Resources and Capacity Building material when explaining Spectrum

The other day we were discussing how explaining what Spectrum is can be really complicated. Conversations towards Policy and Regulation and even understanding how a device truly works can be difficult to explain because of all the technicalities are included. Could we explain it in a simpler way? Do you have any examples?

Last December we had a workshop with an Indigenous community in Puebla, Mexico. When explaining that all devices use different frequencies, we gathered all the participants in a circle and used multicoloured cotton threats to simulate the frequencies. For example, the colour orange was for the local radio. One person would be the broadcaster (he would have the tip of the orange threat) and then, another person who would represent a tower, would be connected with the broadcaster. We asked the participants “who would like to listen to the radio?” and passed along the threat, forth and back with the tower, to the ones that wanted to “listen” to the radio. Then, with another color we would simulate how it would be if someone accessed the internet from inside the community. We repeated the exercise with mobile telephony, Satellite TV and an Intranet (the participants where able to see that when accessing the Internet, the servers that save the information were outside the circle, outside their territory and in the case of the Intranet, the server was inside the circle).

Here are some photos of the exercise:



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This one works great for those near urban centers: roads, with especially bus lanes.

Here is an example of a spectrum license vs shared spectrum:

Here’s an example of using multiple- or wider channels, or a frequency hog:

or even better:

Each lane is of course analogous to a channel, and each vehicle to data or packets.

It’s quite easy to compare the spectrum to lanes if you use a spectrum analyzer:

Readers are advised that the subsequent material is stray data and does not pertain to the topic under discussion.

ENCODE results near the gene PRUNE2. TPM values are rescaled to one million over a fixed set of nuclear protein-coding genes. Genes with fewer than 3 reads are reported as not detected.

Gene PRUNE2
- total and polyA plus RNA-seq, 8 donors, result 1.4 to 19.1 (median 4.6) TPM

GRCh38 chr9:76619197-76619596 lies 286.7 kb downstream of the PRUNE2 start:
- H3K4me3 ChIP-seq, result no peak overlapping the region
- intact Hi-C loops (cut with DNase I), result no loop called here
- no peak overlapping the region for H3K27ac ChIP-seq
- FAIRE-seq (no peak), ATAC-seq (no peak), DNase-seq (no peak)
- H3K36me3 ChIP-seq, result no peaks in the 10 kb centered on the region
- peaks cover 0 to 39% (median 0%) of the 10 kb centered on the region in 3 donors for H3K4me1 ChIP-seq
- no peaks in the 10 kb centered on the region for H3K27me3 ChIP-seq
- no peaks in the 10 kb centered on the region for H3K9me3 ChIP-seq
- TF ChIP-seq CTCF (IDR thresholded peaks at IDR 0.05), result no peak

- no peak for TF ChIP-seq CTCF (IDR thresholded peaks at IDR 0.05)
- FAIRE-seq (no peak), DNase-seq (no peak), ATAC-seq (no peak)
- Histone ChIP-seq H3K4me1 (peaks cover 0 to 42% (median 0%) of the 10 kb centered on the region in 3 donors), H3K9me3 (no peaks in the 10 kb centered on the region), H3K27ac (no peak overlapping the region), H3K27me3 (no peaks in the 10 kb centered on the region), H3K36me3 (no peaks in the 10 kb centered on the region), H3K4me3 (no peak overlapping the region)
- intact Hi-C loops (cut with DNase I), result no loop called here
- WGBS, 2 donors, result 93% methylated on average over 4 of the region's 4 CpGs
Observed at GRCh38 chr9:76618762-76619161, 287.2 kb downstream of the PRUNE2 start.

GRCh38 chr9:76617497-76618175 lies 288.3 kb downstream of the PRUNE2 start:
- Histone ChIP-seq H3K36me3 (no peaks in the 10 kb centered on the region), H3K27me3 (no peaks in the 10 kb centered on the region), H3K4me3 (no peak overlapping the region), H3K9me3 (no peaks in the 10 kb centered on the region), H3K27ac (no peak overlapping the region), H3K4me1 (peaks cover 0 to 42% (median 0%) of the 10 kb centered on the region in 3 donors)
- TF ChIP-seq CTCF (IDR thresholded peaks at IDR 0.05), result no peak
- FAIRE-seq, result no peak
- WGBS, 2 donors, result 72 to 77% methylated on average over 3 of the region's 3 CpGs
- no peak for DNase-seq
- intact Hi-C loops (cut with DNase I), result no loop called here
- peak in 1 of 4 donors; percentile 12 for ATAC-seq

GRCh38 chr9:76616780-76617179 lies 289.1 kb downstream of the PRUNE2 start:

Also, to remind people that Wi-Fi is just invisible light

But it’s special in that it can go through things, so all houses look like this to it:

There are also various Wi-Fi simulators or heatmap tools


This one is called Wi-Fi Solver https://play.google.com/store/apps/details?id=com.jasmcole.wifisolver

What also helps is to compare it to sound, and to let people cup their ears to see how it affects what they can hear… and also to remind them that wireless point is just “an ear and a mouth”, but more specifically “a reflector and a radiator” - but that a radiator can absorb too. And that every link is a 2 way conversation.

I think the most important is to give people things that they can play with to understand vibrations and light. Even just a smartphone and a guitar can work:

Coupled with a simple oscilloscope app for a smartphone:

Or some physics experiments:
https://phet.colorado.edu/en/simulations/category/physics

(These are also available offline on Internet-in-a-box and such.)

You can do the spectrum analyzer very cheaply with a $10 Digital TV Dongle, and apps like SDRSharp or HDSDR. I can do another post about that.

I do love the exercise with strings though :smiley: